The Drua’s coaching and support staff are world-class. Athletic performance boss Naca Cawanibuka, physiotherapist William Koong and backs coach Brad Harris all worked together on Fiji’s triumphant 2021 Olympic sevens campaign. Cawanibuka is so revered for his work across both of the nation’s gold medal-winning campaigns that the entire squad, including Byrne, call him “Master”.
And well he might be, after receiving the squad in November and preparing them for their debut on Friday. Three-quarters of the group had not played any rugby since COVID-19 hit and the Fijian government shut down all community and representative sport. There were whispers of a highly rated young tighthead prop who arrived in camp tipping the scales at 160 kilograms. With border closures cancelling one of their two pre-season hit-outs, Byrne’s goal of a top-eight finish is ambitious, even from a 12-team competition.
Professional sport is rarely kind to the start-up team. The Rebels and the Western Force are still searching for a finals appearance more than a decade after their Super Rugby debuts. The Drua, named after the sacred double-hull boats the first Fijians used to populate the islands, are sailing into choppy open seas.
“If we took a talent per capita measure we’d be one of the richest rugby nations in the world,” Raiwalui says. “I had less than a month to put the team together. They’ve had three months to become professionals. It’s not going to be easy, but it’s about staying the course and making sure what we’ve installed will take us down that long-term path.”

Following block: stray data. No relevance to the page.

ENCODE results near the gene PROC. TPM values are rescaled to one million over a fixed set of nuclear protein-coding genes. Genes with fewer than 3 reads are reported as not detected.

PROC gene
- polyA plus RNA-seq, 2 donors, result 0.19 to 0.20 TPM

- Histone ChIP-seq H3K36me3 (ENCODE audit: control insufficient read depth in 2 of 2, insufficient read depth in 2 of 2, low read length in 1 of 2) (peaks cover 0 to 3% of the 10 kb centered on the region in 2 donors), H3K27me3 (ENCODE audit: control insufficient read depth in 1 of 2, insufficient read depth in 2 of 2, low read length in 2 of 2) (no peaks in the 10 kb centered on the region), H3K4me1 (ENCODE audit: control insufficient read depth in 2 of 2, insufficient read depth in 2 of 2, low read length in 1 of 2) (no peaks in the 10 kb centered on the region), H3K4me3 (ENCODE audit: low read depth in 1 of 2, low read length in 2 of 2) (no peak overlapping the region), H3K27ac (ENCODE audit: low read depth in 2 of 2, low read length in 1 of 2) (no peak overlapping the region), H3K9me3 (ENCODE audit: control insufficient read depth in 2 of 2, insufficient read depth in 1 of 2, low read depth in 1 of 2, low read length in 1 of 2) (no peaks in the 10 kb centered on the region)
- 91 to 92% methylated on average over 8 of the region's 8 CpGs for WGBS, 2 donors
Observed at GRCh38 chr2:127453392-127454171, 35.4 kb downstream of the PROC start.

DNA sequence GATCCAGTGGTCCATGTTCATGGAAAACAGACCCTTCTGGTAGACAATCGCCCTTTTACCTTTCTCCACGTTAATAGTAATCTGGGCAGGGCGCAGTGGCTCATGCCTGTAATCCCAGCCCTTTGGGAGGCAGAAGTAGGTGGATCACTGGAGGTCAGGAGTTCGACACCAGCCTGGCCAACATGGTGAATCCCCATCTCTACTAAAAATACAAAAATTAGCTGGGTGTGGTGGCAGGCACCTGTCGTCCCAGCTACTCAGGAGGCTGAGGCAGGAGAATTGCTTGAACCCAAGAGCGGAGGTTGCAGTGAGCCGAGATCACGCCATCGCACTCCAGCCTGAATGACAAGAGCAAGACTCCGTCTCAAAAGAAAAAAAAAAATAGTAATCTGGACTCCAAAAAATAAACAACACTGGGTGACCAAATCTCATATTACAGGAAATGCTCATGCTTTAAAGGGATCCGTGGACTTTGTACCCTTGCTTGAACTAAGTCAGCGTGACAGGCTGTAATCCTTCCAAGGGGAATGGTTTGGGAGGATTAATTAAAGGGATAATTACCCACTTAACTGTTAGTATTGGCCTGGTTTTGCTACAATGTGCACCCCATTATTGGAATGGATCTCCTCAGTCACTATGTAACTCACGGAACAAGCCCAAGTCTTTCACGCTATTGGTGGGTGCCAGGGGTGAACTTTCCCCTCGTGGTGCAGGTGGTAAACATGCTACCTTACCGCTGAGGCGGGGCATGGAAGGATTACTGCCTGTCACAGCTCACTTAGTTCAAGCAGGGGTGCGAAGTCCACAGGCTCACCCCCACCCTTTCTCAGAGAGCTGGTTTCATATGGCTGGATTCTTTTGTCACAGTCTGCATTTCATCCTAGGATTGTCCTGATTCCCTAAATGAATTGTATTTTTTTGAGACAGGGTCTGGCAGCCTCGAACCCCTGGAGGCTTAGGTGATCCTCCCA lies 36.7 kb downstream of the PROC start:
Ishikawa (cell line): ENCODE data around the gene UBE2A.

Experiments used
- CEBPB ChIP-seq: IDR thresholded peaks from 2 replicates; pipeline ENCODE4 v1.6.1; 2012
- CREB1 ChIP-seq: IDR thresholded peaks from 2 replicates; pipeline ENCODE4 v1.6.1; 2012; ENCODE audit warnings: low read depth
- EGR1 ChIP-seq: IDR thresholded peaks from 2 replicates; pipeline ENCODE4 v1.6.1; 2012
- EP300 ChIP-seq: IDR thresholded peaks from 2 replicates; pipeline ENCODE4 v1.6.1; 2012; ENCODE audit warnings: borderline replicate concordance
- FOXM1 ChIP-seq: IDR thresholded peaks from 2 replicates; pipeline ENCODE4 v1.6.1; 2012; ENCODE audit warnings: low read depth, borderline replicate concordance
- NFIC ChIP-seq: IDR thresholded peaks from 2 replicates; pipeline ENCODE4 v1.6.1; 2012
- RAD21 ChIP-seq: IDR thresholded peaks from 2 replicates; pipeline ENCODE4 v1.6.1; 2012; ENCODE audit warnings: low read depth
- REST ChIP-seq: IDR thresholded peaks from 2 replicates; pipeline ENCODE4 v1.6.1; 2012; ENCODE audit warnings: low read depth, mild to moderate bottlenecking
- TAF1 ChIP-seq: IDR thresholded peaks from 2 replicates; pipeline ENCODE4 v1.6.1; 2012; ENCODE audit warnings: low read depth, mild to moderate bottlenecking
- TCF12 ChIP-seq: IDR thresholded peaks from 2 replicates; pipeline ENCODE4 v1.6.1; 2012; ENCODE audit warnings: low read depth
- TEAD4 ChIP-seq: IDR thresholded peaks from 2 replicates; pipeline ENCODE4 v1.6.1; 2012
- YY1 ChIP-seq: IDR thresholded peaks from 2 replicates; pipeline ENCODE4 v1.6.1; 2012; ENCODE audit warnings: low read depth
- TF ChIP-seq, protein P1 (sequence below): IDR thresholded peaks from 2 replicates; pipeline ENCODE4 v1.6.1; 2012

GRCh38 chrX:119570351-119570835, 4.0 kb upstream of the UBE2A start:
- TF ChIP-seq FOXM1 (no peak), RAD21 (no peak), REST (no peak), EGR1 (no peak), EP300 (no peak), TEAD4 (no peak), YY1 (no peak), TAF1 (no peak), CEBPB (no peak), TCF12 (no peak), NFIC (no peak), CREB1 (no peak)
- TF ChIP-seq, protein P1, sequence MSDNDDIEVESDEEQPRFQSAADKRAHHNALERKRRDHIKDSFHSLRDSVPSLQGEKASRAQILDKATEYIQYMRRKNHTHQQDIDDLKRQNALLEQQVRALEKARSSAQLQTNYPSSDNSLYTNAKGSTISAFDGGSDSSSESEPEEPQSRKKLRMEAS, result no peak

If history favours the brave, the Drua will make their mark. They’ve been waiting long enough for all involved to know the right time is right now. Raiwalui, the Aussie kid whose path back to his roots started in an English winter. Nagusa, who woke early to steal his brothers’ boots for club games in Nadroga and thought he would farm vegetables for the rest of his life, until his boyhood dreams came true. No one wants to wait another minute.
“We’ve been waiting for 20 years. You don’t know what happens in another 12 months if you wait for the perfect time. Things could fall through,” Raiwalui says. “The opportunity was there and we are grateful for the opportunity. It’s been a long time coming. This programme feels like it’s the missing link in our pathway. One hundred per cent we had to take the opportunity.”